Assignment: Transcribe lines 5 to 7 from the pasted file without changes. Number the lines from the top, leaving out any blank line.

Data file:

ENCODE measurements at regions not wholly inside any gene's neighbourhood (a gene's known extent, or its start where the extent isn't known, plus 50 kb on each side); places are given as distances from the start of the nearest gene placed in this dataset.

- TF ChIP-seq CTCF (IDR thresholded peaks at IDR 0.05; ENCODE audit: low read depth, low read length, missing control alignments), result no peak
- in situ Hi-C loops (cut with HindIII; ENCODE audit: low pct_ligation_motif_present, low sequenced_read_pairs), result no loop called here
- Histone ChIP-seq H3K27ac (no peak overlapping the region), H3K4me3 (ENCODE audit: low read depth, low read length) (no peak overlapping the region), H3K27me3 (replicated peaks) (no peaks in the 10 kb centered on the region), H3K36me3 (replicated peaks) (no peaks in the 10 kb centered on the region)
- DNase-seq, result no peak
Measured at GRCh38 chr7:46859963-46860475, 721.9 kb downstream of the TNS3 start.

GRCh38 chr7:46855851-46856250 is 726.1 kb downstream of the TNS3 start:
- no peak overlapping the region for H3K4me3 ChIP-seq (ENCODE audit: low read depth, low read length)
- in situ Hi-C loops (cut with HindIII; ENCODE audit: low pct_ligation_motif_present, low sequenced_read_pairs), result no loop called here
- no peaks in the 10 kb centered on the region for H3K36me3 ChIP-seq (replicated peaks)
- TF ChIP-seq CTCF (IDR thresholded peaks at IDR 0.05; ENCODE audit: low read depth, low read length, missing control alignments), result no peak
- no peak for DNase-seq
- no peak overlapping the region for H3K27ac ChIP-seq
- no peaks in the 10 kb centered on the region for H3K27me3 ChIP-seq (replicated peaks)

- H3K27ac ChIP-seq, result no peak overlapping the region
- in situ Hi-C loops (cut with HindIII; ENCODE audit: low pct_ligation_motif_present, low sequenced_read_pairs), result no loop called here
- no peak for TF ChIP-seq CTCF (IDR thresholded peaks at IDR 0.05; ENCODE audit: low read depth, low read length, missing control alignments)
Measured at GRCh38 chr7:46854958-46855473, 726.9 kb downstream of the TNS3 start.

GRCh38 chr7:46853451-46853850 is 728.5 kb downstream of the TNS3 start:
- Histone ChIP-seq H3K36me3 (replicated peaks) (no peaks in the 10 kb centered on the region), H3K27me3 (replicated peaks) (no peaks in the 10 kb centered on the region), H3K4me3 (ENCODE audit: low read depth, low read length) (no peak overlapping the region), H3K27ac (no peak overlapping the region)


- DNase-seq, result no peak
Measured at GRCh38 chr7:46859963-46860475, 721.9 kb downstream of the TNS3 start.

GRCh38 chr7:46855851-46856250 is 726.1 kb downstream of the TNS3 start: